Loading...
UN Supports Orchid Business in Fiji
Now Watching
UN Supports Orchid Business in Fiji

Women in the Pacific Island of Fiji are being helped to start small-scale flower-growing businesses to supplement their income, which in turn provides extra food and housing improvements for their families. 

Flash Player 9.0.115+ or HTML5 video support is required to play this video.
Loading...

Produced by UN in Action.

Loading...

Share this video

Include start time Get current time
Include related videos, articles & actions
Loading...

Segment 1

VOICEOVER
One of the world's most popular flowers, orchids have fascinated people since the earliest times. They've been associated with love, luxury, beauty, virility, and gentleness. With over 25,000 naturally occurring species and 100,000 registered hybrids, they're the largest family of flowers on the planet. Throughout the Pacific Islands, these flowers are used for body ornaments and in births, weddings, and death ceremonies. And orchids are big business, says expert Aileen Burness.
AILEEN BURNESS
The orchid growers, they produced, and we sold 100,000 sprays of orchids. Now that money was all left in Fiji to the growers.
VOICEOVER
Aileen knows a lot about these flowers. Her company, South Sea Orchids, is the biggest domestic supplier of cut flowers in the Fiji Islands, a South Pacific nation. Aileen wants to pass on the secrets of how to grow these beautiful flowers and, at the same time, use them to make a living. She approached the Fijian Government and the UN Development Programme, UNDP, with a project whereby her company assisted women growers to obtain bank loans for shade houses, planting materials, and provided training workshops and technical advice. Each grower became an independent business in itself. Verona Lucas has 4,000 orchids of the Dendrobium variety. But most women plant much smaller quantities. Natalau, a village of 300 people in Western Fiji is becoming well-known countrywide thanks to the production of orchids. Ten small entrepreneurs here have benefited from the project. The money generated by the flower business is a most welcome extra source of income for their families. The plants take 12 months to flower. The women help each other by exchanging experiences and techniques. Mataike Saukuru has been growing orchids since 1999. She has 200 plants in the garden next to her home. The village's land belongs to the entire community, but each woman keeps the profits of their labor. A mother of two, Mataika used the income generated by the flowers to buy food and housing improvements. She's delighted to participate in the project.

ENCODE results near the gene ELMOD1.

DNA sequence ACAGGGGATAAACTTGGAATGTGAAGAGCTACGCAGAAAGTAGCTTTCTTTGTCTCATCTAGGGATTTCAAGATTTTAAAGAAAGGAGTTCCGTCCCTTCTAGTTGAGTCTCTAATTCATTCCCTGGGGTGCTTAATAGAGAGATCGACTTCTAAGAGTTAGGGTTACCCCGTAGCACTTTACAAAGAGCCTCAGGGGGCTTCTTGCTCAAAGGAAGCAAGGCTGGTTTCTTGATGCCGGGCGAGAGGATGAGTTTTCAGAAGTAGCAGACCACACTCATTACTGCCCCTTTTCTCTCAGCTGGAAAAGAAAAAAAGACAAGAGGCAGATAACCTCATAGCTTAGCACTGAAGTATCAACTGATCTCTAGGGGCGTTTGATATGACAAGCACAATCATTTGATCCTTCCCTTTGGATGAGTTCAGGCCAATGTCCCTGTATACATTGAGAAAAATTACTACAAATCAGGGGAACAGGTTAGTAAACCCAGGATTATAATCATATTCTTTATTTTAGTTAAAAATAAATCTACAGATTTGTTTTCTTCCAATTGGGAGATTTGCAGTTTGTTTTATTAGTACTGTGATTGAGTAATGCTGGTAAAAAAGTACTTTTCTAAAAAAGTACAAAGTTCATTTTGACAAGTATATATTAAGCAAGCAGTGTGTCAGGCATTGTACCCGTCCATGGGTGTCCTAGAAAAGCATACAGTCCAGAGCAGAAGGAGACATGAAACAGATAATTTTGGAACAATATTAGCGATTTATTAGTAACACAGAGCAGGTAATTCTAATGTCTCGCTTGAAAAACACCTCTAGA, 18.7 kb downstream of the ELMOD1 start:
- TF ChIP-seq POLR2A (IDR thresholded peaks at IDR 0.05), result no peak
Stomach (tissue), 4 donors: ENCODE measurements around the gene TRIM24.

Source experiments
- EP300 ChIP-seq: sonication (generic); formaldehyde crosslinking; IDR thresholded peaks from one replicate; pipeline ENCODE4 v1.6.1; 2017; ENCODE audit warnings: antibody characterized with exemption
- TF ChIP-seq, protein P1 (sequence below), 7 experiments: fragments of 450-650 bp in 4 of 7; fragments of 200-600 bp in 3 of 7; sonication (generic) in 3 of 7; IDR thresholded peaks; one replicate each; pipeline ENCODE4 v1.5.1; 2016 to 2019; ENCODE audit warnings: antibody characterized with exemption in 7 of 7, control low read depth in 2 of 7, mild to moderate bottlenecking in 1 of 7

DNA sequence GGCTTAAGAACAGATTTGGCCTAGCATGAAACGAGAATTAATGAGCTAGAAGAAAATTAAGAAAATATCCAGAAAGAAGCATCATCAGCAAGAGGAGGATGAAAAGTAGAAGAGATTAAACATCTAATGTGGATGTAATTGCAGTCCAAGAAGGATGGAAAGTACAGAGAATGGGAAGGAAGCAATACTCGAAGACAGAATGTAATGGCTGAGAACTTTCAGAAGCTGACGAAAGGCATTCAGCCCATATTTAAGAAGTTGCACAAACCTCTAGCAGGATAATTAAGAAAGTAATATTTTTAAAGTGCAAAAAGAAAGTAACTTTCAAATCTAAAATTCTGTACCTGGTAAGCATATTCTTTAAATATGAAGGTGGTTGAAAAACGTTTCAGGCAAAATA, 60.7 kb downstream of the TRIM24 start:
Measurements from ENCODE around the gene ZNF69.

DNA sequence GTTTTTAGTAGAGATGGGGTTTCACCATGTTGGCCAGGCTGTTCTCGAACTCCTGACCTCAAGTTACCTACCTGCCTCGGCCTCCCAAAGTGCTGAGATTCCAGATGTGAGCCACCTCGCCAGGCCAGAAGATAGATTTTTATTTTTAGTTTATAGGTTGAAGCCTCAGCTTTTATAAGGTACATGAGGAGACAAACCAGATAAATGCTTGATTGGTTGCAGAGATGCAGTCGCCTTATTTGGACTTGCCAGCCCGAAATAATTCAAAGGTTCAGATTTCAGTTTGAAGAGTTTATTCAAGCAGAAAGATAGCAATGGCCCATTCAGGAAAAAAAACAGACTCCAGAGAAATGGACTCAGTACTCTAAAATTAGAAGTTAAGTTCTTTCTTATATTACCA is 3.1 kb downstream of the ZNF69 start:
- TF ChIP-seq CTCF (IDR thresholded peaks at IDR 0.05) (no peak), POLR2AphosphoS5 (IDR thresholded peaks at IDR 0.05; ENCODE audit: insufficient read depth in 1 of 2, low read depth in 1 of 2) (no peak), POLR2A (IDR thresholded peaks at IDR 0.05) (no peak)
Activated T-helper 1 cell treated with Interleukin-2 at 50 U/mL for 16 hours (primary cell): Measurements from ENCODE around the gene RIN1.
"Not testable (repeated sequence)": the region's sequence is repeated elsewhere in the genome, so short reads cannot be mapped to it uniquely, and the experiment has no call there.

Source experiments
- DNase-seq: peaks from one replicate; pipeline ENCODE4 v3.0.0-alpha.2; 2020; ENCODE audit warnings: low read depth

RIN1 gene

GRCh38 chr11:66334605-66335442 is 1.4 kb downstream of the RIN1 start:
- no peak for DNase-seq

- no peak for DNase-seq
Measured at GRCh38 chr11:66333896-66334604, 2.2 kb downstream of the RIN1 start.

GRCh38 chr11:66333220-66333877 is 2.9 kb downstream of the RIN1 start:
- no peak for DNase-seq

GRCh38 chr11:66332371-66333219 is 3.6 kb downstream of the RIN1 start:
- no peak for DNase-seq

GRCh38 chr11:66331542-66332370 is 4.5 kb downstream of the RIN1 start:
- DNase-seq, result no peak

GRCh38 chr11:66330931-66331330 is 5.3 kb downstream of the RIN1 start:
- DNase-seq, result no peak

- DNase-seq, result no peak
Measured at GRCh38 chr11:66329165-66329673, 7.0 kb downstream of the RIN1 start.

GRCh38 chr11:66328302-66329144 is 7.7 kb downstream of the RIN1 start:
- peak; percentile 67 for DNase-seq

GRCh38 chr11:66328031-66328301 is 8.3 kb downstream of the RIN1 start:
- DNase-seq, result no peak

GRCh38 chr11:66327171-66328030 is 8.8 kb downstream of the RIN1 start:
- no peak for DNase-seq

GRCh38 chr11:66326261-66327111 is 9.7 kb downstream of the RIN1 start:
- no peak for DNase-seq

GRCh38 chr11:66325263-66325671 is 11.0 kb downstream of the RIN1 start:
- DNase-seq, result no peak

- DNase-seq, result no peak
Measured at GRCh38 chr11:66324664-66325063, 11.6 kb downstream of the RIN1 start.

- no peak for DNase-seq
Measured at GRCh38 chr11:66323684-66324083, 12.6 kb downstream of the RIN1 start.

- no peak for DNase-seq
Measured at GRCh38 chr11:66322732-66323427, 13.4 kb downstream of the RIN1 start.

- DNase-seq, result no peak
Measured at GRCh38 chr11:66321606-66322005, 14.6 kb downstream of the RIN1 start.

MATAIKA SAUKURU
My husband was the only one working in the family, he was the only breadwinner in the family, so I decided to plant orchids to help him.
VOICEOVER
South Sea Orchids guarantees the purchase of the women's entire production. The business is booming. They are now preparing to export the flowers to Australia. As a result of this project, the life of dozens of families throughout Fiji have improved. UNDP's Pacific Sustainable Livelihoods Programme Chief, Jeff Liew.
JEFF LIEW
Invariably, the first profits is always invested in the home and you will notice that we work primarily with women and we know for a fact that women invest more in their families.
VOICEOVER
Fiji is an important tourist destination and the service industry is a significant outlet for these flowers. The potential for growth is enormous. Orchids are much cheaper to produce locally than roses. And for many they're just as pretty. This report was prepared by Chaim Litewski for the United Nations.